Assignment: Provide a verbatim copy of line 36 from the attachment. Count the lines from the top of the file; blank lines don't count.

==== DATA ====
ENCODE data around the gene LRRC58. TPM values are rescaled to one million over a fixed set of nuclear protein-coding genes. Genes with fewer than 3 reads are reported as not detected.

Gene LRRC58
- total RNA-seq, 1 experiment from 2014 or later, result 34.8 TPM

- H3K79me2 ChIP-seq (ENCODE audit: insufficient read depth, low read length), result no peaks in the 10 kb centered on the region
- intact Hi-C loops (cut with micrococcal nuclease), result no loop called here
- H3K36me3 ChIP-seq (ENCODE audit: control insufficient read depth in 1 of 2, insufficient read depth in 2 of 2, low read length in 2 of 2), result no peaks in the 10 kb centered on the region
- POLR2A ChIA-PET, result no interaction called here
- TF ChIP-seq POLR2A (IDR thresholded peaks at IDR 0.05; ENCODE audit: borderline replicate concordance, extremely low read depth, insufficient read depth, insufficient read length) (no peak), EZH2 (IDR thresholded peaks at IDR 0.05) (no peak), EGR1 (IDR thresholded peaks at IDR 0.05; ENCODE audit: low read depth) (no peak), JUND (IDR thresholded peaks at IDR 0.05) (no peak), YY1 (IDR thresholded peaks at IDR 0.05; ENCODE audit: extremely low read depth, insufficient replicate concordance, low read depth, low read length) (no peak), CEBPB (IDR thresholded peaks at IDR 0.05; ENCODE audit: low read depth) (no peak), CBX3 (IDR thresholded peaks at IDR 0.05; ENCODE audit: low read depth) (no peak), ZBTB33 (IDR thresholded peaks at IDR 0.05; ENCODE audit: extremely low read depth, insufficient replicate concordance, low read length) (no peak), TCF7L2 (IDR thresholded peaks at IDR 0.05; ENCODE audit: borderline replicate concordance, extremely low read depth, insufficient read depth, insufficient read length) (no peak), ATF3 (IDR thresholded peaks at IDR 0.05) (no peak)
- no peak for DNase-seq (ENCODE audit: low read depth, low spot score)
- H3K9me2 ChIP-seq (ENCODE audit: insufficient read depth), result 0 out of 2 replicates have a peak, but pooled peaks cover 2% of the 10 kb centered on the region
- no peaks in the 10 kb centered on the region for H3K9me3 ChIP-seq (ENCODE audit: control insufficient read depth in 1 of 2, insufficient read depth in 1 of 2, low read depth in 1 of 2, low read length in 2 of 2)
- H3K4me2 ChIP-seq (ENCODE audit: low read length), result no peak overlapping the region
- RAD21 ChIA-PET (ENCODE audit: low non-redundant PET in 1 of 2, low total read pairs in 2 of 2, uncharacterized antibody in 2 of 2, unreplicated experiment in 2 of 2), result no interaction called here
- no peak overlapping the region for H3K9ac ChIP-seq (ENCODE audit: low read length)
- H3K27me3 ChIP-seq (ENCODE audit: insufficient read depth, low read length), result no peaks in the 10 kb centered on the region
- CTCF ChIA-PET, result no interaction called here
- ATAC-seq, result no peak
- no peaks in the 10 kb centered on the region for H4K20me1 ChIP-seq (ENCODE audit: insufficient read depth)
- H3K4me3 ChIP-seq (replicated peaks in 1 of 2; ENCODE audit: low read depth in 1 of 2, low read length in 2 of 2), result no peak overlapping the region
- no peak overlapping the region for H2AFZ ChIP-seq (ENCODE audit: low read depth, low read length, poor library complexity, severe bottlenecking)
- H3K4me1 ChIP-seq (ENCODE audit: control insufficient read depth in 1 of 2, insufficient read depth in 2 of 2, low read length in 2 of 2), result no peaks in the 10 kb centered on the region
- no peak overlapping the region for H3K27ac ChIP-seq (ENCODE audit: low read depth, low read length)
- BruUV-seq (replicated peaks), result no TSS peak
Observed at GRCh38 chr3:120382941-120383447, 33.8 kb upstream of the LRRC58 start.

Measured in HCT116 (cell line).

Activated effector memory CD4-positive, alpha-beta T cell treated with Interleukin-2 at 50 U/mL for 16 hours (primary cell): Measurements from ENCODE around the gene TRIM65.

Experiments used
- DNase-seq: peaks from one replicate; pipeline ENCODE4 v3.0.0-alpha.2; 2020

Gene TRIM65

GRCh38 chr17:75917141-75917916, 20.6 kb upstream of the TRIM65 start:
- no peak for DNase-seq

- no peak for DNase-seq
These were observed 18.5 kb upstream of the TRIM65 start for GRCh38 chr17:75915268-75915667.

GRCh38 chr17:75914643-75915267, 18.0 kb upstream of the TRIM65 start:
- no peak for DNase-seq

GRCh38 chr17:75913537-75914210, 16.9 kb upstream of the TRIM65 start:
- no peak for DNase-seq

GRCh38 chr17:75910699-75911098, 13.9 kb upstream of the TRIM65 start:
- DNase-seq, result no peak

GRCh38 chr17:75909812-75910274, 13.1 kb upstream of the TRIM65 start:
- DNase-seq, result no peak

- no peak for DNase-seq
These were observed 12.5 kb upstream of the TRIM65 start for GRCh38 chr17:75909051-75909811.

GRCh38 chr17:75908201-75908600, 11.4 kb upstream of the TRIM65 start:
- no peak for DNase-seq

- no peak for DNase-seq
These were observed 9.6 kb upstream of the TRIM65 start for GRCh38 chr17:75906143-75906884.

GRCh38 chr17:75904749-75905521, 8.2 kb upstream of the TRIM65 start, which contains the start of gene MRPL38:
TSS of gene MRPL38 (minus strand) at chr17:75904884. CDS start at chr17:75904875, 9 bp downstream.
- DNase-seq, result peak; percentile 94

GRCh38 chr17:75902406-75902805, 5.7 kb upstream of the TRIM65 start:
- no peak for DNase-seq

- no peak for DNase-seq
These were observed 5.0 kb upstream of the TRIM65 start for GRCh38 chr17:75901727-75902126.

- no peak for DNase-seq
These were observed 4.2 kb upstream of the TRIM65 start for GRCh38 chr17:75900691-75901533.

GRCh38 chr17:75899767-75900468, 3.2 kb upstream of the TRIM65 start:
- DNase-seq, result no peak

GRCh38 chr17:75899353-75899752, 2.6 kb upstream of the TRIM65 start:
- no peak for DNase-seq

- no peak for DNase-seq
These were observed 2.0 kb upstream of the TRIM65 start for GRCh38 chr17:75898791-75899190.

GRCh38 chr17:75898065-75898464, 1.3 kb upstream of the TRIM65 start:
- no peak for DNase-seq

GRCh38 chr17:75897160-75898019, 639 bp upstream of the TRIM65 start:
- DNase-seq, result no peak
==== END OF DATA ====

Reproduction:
GRCh38 chr17:75913537-75914210, 16.9 kb upstream of the TRIM65 start: